We disagree, Jeffrey

Jeffrey Gitomer is one of the leading experts in sales, by any measure. His Little Red Book of Selling and seminars are legendary. But I have to disagree with him this time.

Yesterday, a number of people forwarded me Jeffrey’s latest Sales Caffiene newsletter, in which he recommended that his readers banish the word “We” from their vocabulary as they interact with customers. The people who sent me the newsletter were curious for my reaction, since, as they know, I believe that “We” is one of the most important words to describe a customer relationship.

Unfortunately, Jeffrey sees the word “We” only as a tool for bragging about your own company, as in “We are #1 in our market” and “We’ve been a leader since 1982.” He says that you should avoid the word “We” because it’s more important to talk about your customer, not about yourself.

Yes, of course, it’s more important to talk about your customers than to talk about yourself. But, to me, “We” isn’t about bragging about yourself, because the “We” I’m thinking of doesn’t only include you and the people in your own company. The “We” I am aiming for is one in which your customer can’t think of you without thinking of himself at the same time. In your customer’s mind, your company evolves beyond being “them” or “those guys” to being “We,” because the customer sees the two of you bound in genuine partnership.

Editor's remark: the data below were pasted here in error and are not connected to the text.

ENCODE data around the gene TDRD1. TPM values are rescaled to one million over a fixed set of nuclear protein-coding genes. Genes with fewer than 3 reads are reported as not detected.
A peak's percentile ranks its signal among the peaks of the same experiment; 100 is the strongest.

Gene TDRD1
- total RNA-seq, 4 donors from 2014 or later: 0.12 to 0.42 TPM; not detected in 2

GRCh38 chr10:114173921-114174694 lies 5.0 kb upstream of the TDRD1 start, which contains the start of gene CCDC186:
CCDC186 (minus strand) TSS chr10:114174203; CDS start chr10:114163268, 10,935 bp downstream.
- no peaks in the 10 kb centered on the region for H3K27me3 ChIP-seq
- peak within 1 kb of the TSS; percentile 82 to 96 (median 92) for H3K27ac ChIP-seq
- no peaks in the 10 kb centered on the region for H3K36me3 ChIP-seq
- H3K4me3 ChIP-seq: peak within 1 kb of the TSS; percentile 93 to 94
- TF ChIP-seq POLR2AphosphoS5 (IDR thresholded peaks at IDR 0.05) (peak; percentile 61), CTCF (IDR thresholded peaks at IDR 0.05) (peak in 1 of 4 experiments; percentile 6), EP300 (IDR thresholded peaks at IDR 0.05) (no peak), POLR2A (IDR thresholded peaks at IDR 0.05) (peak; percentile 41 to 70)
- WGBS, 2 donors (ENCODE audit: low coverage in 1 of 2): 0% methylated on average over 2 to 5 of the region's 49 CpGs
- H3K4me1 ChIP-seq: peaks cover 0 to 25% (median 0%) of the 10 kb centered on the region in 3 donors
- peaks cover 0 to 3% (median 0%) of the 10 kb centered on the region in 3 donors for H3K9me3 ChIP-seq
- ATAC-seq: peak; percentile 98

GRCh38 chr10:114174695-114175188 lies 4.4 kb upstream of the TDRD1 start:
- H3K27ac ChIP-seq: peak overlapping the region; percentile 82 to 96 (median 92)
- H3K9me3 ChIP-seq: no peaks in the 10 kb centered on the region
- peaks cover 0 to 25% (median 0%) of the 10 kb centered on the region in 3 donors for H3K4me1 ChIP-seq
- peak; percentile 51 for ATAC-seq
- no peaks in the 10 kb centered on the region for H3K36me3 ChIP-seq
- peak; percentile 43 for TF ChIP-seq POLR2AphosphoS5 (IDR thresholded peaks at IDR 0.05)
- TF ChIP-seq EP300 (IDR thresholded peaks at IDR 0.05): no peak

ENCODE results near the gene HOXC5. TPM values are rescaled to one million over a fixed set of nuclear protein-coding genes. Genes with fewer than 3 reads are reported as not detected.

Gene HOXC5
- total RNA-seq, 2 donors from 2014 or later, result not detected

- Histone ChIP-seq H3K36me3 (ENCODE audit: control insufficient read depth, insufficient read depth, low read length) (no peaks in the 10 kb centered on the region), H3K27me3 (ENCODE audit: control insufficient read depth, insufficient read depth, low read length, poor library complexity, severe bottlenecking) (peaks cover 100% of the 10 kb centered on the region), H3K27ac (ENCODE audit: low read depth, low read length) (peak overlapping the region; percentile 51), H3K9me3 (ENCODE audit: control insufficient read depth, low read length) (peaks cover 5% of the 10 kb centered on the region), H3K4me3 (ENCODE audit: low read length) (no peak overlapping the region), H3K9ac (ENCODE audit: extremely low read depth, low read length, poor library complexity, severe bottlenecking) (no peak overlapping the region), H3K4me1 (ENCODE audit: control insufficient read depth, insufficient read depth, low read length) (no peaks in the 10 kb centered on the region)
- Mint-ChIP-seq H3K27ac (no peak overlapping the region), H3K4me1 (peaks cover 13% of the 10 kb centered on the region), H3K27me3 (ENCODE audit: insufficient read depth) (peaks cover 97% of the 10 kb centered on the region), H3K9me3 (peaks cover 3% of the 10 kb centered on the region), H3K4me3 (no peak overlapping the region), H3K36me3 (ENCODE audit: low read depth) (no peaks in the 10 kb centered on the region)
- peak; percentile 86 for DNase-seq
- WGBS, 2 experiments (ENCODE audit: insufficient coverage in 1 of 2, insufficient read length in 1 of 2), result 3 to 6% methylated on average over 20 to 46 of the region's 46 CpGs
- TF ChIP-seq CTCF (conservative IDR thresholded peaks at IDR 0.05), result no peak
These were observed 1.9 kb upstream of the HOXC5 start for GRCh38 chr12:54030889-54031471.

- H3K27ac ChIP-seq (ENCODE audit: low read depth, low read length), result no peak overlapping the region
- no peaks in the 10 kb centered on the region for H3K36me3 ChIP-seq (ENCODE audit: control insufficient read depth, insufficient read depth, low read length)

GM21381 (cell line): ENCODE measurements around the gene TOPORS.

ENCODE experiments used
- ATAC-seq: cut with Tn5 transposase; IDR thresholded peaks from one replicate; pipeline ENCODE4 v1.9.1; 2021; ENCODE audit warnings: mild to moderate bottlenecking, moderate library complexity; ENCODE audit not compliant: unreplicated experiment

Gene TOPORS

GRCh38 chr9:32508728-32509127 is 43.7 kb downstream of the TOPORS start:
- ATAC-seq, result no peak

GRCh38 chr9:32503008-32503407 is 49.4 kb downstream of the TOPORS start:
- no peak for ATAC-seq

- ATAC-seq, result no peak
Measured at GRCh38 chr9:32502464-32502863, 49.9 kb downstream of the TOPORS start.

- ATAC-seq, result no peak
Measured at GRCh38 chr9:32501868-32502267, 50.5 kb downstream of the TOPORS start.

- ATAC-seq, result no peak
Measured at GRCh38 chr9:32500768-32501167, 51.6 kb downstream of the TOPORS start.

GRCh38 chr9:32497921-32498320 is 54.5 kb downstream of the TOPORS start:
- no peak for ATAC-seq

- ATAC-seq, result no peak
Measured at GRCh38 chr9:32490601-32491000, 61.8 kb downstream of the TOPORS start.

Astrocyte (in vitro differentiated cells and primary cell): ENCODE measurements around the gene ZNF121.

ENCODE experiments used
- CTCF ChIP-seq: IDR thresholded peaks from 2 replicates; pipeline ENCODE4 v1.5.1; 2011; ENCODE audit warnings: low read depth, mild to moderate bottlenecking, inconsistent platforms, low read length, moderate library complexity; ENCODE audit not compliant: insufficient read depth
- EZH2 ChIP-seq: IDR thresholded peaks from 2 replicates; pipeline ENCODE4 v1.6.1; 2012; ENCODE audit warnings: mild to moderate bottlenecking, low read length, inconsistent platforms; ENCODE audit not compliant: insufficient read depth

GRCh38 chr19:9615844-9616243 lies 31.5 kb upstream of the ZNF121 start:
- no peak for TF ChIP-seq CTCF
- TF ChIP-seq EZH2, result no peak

So, I’ll agree with Jeffrey in that you shouldn’t brag about how great “We” are, since your customer doesn’t care. But I also want to encourage you to embrace the word “We” … not in the way Jeffrey describes it, but in the way you aim for your customers to view their relationship with you: As a “We” relationship.

If you don’t know Jeffrey Gitomer, check out his site. It’s full of amazing ideas. But this is one on which “We” disagree.

(For a quick description of a We relationship, check out the first audio link on this post.)

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Posted in We relationships
2 comments on “We disagree, Jeffrey
  1. Jeff says:

    This is a good post. Having been in slaes my whole career, I don’t see why you would NOT use the term ‘we’. In fact, I rmemeber early in my careere that whenever a salesperson said “I” the sales manager would admonsih him/her and remind them to say ‘we’.

    “I” is bragging.
    “We” says that an entire enterprise of people want to serve you…meet your needs…treat you as important.

    I like this blog.
    We will refer to your blog often. ๐Ÿ˜‰

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